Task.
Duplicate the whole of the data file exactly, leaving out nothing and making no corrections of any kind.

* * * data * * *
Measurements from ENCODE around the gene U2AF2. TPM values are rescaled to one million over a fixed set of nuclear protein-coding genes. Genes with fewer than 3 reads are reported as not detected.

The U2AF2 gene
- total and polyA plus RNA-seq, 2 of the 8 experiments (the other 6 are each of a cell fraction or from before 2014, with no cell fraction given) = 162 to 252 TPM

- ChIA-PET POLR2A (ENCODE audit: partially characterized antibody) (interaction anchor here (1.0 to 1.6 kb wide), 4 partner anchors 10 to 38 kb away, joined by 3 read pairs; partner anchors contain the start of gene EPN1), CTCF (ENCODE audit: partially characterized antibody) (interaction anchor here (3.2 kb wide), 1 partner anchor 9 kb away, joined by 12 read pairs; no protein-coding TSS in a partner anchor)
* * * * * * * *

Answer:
Measurements from ENCODE around the gene U2AF2. TPM values are rescaled to one million over a fixed set of nuclear protein-coding genes. Genes with fewer than 3 reads are reported as not detected.

The U2AF2 gene
- total and polyA plus RNA-seq, 2 of the 8 experiments (the other 6 are each of a cell fraction or from before 2014, with no cell fraction given) = 162 to 252 TPM

- ChIA-PET POLR2A (ENCODE audit: partially characterized antibody) (interaction anchor here (1.0 to 1.6 kb wide), 4 partner anchors 10 to 38 kb away, joined by 3 read pairs; partner anchors contain the start of gene EPN1), CTCF (ENCODE audit: partially characterized antibody) (interaction anchor here (3.2 kb wide), 1 partner anchor 9 kb away, joined by 12 read pairs; no protein-coding TSS in a partner anchor)